This resource is designed to support ethics tutors and teachers. It may be of interest to:

- philosophy tutors/teachers who are confident in their grasp of their subject but new to teaching and are looking for some guidance on how to structure their sessions so as to best transmit what they know to their students,

- non-philosophy tutors/teachers who are experienced in their own subject area but new to teaching ethics within their discipline, e.g. medicine, biomedical sciences, pharmacy, law, business, engineering, etc.

- experienced philosophy tutors/teachers who maintain an interest in education and wish to exchange pedagogical ideas.

This resource is not designed to be used directly by students. It includes a number of ideas for running seminars but these should be placed in context by the tutors. 

The ideas on this website were developed mainly for undergraduate and postgraduate students in higher education and in some cases for AS Level students, but they can be adapted to suit students of all levels. 


There are two sections to this site:

A bit of theory: if you are new to philosophy you may wish to start here to read about the author's understanding of philosophy which underpins the aims of the practical strategies for small group teaching. Here you will also find ideas for assessing ethics, what counts as a good ethics essay and how to help students work with essay plans.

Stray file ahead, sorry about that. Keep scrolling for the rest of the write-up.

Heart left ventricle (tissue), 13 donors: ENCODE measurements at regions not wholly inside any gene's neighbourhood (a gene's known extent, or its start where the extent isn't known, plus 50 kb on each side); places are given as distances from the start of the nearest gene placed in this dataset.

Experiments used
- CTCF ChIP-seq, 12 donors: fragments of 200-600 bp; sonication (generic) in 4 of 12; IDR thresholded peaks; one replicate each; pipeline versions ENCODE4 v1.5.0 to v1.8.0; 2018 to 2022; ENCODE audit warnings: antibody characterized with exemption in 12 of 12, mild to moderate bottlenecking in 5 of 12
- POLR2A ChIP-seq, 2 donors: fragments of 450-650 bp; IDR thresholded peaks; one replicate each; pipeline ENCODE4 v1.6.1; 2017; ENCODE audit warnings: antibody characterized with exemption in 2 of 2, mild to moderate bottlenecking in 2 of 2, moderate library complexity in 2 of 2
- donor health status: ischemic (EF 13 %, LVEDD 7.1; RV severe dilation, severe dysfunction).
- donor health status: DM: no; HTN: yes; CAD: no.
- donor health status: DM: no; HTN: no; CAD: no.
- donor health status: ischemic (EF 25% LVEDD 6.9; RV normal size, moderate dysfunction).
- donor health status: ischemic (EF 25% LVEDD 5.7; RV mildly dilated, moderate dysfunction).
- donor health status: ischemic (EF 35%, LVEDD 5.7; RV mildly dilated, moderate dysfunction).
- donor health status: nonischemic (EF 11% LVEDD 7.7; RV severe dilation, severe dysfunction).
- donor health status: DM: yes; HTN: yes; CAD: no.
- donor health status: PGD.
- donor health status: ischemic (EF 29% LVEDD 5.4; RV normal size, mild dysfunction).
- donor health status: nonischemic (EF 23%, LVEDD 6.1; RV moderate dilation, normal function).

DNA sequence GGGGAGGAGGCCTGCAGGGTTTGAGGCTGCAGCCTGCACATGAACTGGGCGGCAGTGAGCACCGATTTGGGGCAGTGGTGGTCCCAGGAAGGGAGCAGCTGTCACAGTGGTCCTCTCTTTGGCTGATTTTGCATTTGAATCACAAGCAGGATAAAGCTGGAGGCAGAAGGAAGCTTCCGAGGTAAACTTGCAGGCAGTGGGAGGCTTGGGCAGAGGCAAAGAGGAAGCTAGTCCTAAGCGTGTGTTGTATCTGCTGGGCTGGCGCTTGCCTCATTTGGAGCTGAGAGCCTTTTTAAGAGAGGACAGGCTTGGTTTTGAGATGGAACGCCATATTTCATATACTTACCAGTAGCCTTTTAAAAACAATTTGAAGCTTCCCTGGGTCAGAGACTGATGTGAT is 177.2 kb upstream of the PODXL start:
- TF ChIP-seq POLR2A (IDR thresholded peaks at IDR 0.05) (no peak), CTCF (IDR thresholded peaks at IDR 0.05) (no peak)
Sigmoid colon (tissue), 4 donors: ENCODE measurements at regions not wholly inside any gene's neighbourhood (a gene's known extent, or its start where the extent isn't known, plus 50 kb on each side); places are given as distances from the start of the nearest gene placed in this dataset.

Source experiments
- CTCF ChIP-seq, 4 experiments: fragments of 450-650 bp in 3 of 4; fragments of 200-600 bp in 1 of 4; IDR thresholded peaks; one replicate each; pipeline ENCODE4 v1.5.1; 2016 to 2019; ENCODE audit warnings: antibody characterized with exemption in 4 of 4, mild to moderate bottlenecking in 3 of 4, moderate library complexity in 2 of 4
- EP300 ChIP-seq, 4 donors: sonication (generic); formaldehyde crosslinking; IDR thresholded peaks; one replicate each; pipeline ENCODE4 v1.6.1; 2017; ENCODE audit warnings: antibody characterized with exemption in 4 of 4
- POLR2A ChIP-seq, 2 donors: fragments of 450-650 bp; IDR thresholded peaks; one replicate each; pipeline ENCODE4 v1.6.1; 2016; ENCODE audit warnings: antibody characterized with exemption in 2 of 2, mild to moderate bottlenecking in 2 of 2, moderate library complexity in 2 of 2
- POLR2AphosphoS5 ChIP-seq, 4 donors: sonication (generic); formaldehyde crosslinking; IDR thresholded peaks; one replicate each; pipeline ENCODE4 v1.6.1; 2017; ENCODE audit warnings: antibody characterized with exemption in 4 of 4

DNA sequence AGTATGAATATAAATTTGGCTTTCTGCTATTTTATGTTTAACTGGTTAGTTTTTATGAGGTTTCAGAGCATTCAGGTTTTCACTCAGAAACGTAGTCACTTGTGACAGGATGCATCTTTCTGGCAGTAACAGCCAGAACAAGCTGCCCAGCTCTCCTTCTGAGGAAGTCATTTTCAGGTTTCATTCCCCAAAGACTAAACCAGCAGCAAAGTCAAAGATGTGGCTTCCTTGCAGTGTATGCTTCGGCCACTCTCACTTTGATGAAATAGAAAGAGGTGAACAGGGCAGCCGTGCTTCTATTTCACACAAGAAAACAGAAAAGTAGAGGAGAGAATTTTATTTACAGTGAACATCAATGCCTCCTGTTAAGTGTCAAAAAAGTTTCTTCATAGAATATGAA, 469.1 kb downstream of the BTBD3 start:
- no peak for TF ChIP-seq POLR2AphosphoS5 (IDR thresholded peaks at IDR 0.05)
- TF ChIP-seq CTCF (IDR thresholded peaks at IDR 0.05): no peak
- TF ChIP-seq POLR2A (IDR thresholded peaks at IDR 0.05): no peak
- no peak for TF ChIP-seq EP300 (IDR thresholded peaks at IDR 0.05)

Strategies for small group teaching: you may also go directly to this part of the website and browse through the strategies. You can read and use the strategies and their examples in any order you like. Each strategy has three sections:

- Rationale: this explains the reasoning behind the exercise, what you are trying to achieve by using it.

- What is it in a nut-shell? A bried account of the strategy which acts as a summary and reminder for each one.

- Examples: of the strategy in practice. Usually there are more than one, most are on topics in ethics but some cover other areas in philosophy.

You can use the strategies in different ways. You can use the examples directly in your own teaching, or you can adapt them to fit your needs, or you can take inspiration from the rationale to create new examples, or you can take inspiration from the resource to create new strategies. Feel free to share your insights, suggestions and comments on our Facebook page or contact me directly.

The examples are written in the form of Tutor Notes, i.e. text in italics is for the use of the tutors and explains the reasoning behind the exercises and the likely developments in the discussion, normally formatted text is for the use of students.

You may want to ask students to split into small groups to discuss the exercises and report back to the larger group or you may want to tackle some exercises with the whole group.


This is an entirely free resource which you are welcome to use in your own teaching, pass on to colleagues, adapt to your students' needs or simply take inspiration from. You may copy, distribute, transmit and/or adapt the work. Please reference the work as appropriate. You may not use this work for commercial purposes. For more details see Copyright.